But once in a while I'll watch a movie that everyone absolutely adores that makes me go WTF?! Julie & Julia is one such movie.
J&J is based on two memoirs, which the screenplay cleverly intersects into one integrated parallel narrative. It's been done many times before but it works in an impressively well oiled way in this movie. Julie (Amy Adams) - who is a bit of a failed writer and stuck in a dead end job - cooks her way through 524 recipes from Julia Child's cookbook (Mastering the Art of French Cuisine) as a way of proving to herself that she undertake something creative AND finish it. She blogs about it (the original blog is here on Salon).
In the second interwoven story, Julia Child (Meryl Streep) moves to Paris and begins her now famous love affair with French cuisine.
There are several reasons I just didn't get into the movie. We'll leave the well accepted ones aside: lack of a propulsive plot, somewhat one-dimensional supporting characters, no real conflict. The biggest reason for my LACK of engagement was: THE FOOD!
Everyone who loved the movie loved the food in it. The first piece of food that Julia tastes in the movie is a fish swimming in butter. Hells Bells! What a perfectly good way to ruin a fish! Director Nora Ephron then drives this point home when she ladles on (so to say) the butter. Julie is shown talking about how lots of butter is essential for cooking good food. Cue heart attack inducing shots of blocks of butter melting in a pan. Let's get back to REAL food, Ephron seems to be saying, simultaneously thumbing her nose at the cageyness of modern day cuisine to embrace good wholesome fat.
For the rest of the movie I was regaled with lovingly shot recipes featuring meat slathered with butter and wrapped up in pastry wherever possible. I might have seen a vegetable or two tossed in there somewhere - but they disappeared before I could pull out my microscope. At one point Julie tries to make a jelly out of beef stew. Later she tries to stuff chicken liver back in the chicken before baking it.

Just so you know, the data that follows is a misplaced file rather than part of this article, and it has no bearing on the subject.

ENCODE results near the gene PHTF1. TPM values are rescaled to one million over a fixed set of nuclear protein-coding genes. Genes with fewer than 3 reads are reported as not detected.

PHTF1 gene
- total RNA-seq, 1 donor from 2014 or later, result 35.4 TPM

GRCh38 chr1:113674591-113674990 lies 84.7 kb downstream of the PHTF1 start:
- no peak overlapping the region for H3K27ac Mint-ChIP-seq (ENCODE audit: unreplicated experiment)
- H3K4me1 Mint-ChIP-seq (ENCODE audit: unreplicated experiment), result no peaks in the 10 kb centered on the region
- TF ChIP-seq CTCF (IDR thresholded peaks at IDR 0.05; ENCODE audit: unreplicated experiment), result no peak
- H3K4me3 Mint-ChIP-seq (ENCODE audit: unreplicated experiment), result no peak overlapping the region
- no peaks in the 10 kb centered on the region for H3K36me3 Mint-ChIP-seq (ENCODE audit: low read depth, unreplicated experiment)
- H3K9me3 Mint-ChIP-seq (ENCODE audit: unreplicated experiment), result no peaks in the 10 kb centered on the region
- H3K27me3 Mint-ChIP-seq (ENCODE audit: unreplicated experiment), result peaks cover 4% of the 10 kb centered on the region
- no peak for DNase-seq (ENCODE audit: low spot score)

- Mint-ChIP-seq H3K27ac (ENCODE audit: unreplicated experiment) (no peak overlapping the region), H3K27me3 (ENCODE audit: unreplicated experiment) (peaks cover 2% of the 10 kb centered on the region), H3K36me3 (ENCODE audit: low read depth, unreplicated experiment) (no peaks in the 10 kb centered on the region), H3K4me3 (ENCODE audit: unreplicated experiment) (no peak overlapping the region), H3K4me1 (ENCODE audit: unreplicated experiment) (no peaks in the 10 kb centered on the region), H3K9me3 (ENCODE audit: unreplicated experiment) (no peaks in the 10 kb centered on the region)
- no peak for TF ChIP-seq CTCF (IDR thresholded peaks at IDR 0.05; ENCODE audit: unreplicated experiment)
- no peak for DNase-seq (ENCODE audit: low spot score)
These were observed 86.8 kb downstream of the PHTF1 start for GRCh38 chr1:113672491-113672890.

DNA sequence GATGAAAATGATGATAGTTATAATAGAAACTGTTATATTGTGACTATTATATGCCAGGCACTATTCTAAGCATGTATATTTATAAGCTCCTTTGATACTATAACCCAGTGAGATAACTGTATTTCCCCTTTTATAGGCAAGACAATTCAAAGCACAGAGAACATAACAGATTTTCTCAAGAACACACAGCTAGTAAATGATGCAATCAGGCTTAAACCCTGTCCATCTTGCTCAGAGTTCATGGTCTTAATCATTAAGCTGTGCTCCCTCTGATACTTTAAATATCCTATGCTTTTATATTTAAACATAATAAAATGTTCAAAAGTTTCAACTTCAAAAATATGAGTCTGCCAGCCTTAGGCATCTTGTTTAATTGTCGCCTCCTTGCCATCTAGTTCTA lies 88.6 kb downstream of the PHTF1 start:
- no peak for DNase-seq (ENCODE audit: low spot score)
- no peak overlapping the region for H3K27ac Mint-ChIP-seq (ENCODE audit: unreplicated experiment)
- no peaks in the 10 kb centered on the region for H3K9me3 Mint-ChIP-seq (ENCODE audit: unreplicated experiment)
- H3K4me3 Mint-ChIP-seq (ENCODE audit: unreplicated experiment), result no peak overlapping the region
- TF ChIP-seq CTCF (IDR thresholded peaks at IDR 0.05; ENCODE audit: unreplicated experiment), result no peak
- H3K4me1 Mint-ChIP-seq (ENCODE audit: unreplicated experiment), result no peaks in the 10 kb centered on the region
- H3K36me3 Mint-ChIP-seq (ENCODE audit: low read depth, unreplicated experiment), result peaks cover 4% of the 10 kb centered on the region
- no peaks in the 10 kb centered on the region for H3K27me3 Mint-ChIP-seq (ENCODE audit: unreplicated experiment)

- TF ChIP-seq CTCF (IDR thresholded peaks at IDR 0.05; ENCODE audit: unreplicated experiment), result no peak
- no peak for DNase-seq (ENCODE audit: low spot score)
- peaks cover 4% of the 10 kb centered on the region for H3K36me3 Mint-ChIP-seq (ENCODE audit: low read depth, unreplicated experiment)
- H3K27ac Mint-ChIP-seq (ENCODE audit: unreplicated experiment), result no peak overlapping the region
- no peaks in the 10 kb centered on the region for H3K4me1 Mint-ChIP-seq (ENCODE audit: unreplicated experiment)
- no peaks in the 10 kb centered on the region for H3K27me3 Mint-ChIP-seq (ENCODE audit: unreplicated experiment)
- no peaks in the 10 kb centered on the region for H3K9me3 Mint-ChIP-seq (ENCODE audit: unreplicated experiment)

Once in the entire movie I saw Julia toss some oregano in a pot. Hadn't anyone in France heard of haldi or garam masala back then? For a desi like me, cooking without spices is a crime of the highest order. By the time the final recipe made its way into the movie - a duck baked in pastry (the only spices in there - salt), I had lost my appetite for the ENTIRE WEEKEND.
During my graduate days, a friend (part Polish-part French-part German) used to admonish me for adding flavor to meat or vegetables. "What's the point?" she used to say, glaring at me "the original taste of what you are cooking is completely gone!"
I can't argue that point (I even have some relatives who won't eat a fruit unless its slices are sprinkled with chaat masala). But using spices has advantages. For one, it allows you put flavorful food on the table without having to fry it each time for big taste. Second, if used right you can incorporate the medicinal value of spices right into your plate of food. To be fair, Indian cooking has several shortcomings - the worst of which is how much we tend to overcook our food and lose most of its nutritional value. But I digress.
Back to movie: Julia Child is credited with empowering American women with the confidence to cook again. This is alluded to in Julie's story where she gains control of her life by learning cooking through Childs' cookbook. I was completely unable to connect with this emotional subtext in the story although that was not related to the food in the movie.
On the other hand, I am increasingly fascinated by the impressively burgeoning career of Amy Adams. I love the way her hair itself gives a performance in every movie (hold on to that hairstylist!). But that is a whole different post.
The movie is based on the following books:
Julie and Julia: My Year of Cooking Dangerously by Julie Powell
My Life in France by Julia Child and Alex Prud'Homme
My thanks to Beth and Memsaab for helping me understand why the movie (and the iconic Child) was so loved by everyone